FYI, here’s Russ Vaagen’s blog post on the A to Z sale, which has been discussed on this blog here and here. The former said that “The “A to Z” Mill Creek Pilot Project sets up a 10-year contract on 50,000 acres in the Colville National Forest. It allows a private company to use private dollars for everything after the timber sale is laid out, including the pre-sale environmental requirements and NEPA. With private funds and local management, the Colville National Forest can be managed for healthier forests and stable, sustainable revenue.”

Anyone have a link to the court decision?

Zinke Proposes Co-Management with Tribes on Bears Ears

This is an AP story from the Colorado Springs Gazette here:

Zinke, a former Republican congressman from Montana, said he wants to make sure Native American culture is preserved and said Congress should approve legislation granting tribes legal authority to “co-manage” some of the Bears Ears site.

“I have enormous respect for tribes,” Zinke said, adding that he supports Native American efforts to restore “sovereignty, respect and self-determination.”

Instead of the monument designation, which prevents a range of development, Zinke said some of the sprawling, 1.3 million acre site should be designated for conservation or recreation. He called on Congress to approve a land-management bill for Bears Ears and other federal lands.

In the Gazette printed edition, it showed more of the AP story. So I tried to find that at the AP site (had to sign up but free) and found this.

Interior Secretary Ryan Zinke’s recommendation to downsize the new Bears Ears National Monument in Utah was applauded by the state’s top Republican leaders.

However, it marked a stinging setback for a coalition of Western tribes that pushed for protection of lands they consider sacred.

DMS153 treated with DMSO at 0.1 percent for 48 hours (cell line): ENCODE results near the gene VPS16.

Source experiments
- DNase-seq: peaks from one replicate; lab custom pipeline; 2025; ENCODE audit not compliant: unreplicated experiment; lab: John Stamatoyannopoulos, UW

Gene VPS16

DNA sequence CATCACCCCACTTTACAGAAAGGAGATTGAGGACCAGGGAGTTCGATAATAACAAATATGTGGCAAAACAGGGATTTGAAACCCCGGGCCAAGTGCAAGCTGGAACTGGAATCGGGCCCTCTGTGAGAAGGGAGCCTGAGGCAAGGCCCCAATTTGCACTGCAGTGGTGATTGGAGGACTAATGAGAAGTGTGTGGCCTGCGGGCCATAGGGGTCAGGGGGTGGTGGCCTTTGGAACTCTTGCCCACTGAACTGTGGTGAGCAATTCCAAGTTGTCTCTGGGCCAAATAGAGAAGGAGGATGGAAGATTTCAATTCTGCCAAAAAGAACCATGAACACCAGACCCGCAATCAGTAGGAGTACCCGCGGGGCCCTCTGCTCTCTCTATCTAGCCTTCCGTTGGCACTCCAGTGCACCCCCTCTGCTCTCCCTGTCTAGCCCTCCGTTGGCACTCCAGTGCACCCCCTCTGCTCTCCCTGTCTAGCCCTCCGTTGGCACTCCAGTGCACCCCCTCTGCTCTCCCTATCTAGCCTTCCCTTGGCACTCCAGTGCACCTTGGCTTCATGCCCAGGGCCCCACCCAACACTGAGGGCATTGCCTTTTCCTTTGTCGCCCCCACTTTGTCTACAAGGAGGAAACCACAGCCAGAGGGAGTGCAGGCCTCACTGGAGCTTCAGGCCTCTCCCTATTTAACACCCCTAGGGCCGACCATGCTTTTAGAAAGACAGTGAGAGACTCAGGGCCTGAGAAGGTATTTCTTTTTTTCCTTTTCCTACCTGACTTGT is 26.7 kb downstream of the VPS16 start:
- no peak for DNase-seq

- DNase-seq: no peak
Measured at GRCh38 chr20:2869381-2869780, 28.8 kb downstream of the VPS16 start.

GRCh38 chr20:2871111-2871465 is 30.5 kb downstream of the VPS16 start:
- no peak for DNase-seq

Zinke, a former Republican congressman from Montana, said Monday he’s committed to make sure Native American culture is preserved and vowed to push for Congress to approve legislation granting tribes legal authority to co-manage some of the Bears Ears site.

He said he discussed the idea with the tribes and that they came away happy with the plan.

Several tribal leaders balked at that characterization, saying they weren’t briefed on the plan and consider the idea to be an attempt to temper their criticism.

They joined environmental groups in vowing to file lawsuits if President Donald Trump accepts the recommendation and shrinks the monument.

If I were reporting this, I might call around to different Tribes and find out with whom Zinke had spoken. As reported here, it makes you wonder why the cited Tribes would rather have the Monument as designated, than co-management. I wonder if the reporter spoke with the Inter-Tribal Coalition (they were “several Tribal leaders”). In a wonky way, I also wonder exactly what Zinke means by “co-management,” but agree that it’s an idea worth exploring.

In this more detailed story, by Amy Joi O’Donoghue for the Deseret News, you can see some of the complexities and controversy that may be missing from the AP story.

Many Utah Navajo are against a monument designation for Bears Ears, but the out-of-state tribal leaders behind the Bears Ears Inter-Tribal Coalition who support it insist the effort is one that is locally driven, locally supported and grass-roots in nature.